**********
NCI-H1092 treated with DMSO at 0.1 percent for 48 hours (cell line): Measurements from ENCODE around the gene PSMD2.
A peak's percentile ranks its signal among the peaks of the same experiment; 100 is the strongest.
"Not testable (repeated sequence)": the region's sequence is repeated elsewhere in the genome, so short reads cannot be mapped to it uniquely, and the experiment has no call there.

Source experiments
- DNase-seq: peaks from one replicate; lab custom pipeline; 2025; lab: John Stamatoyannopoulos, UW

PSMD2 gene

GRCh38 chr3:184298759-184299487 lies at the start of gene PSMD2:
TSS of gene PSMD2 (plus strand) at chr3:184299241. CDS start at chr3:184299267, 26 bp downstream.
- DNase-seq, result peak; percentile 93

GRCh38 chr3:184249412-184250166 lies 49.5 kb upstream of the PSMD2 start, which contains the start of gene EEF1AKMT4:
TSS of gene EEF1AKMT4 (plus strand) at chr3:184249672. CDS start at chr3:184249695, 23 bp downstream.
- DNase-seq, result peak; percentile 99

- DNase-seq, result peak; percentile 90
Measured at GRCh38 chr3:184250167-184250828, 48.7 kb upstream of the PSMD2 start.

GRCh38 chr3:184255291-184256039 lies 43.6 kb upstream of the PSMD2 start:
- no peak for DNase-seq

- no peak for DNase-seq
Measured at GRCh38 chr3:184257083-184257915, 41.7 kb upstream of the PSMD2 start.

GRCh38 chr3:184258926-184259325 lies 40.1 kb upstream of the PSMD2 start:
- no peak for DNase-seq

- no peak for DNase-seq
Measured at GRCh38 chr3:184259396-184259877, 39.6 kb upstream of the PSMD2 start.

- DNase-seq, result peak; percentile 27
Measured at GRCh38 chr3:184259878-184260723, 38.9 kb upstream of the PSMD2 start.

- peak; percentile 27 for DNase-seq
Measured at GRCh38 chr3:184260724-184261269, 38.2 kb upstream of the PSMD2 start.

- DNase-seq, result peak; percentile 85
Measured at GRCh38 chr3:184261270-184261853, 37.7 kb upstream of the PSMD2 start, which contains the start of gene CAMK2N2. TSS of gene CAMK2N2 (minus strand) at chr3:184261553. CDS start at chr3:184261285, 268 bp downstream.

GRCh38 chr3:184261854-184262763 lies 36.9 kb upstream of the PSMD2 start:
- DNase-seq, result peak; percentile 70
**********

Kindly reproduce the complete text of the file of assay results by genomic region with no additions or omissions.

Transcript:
NCI-H1092 treated with DMSO at 0.1 percent for 48 hours (cell line): Measurements from ENCODE around the gene PSMD2.
A peak's percentile ranks its signal among the peaks of the same experiment; 100 is the strongest.
"Not testable (repeated sequence)": the region's sequence is repeated elsewhere in the genome, so short reads cannot be mapped to it uniquely, and the experiment has no call there.

Source experiments
- DNase-seq: peaks from one replicate; lab custom pipeline; 2025; lab: John Stamatoyannopoulos, UW

PSMD2 gene

GRCh38 chr3:184298759-184299487 lies at the start of gene PSMD2:
TSS of gene PSMD2 (plus strand) at chr3:184299241. CDS start at chr3:184299267, 26 bp downstream.
- DNase-seq, result peak; percentile 93

GRCh38 chr3:184249412-184250166 lies 49.5 kb upstream of the PSMD2 start, which contains the start of gene EEF1AKMT4:
TSS of gene EEF1AKMT4 (plus strand) at chr3:184249672. CDS start at chr3:184249695, 23 bp downstream.
- DNase-seq, result peak; percentile 99

- DNase-seq, result peak; percentile 90
Measured at GRCh38 chr3:184250167-184250828, 48.7 kb upstream of the PSMD2 start.

GRCh38 chr3:184255291-184256039 lies 43.6 kb upstream of the PSMD2 start:
- no peak for DNase-seq

- no peak for DNase-seq
Measured at GRCh38 chr3:184257083-184257915, 41.7 kb upstream of the PSMD2 start.

GRCh38 chr3:184258926-184259325 lies 40.1 kb upstream of the PSMD2 start:
- no peak for DNase-seq

- no peak for DNase-seq
Measured at GRCh38 chr3:184259396-184259877, 39.6 kb upstream of the PSMD2 start.

- DNase-seq, result peak; percentile 27
Measured at GRCh38 chr3:184259878-184260723, 38.9 kb upstream of the PSMD2 start.

- peak; percentile 27 for DNase-seq
Measured at GRCh38 chr3:184260724-184261269, 38.2 kb upstream of the PSMD2 start.

- DNase-seq, result peak; percentile 85
Measured at GRCh38 chr3:184261270-184261853, 37.7 kb upstream of the PSMD2 start, which contains the start of gene CAMK2N2. TSS of gene CAMK2N2 (minus strand) at chr3:184261553. CDS start at chr3:184261285, 268 bp downstream.

GRCh38 chr3:184261854-184262763 lies 36.9 kb upstream of the PSMD2 start:
- DNase-seq, result peak; percentile 70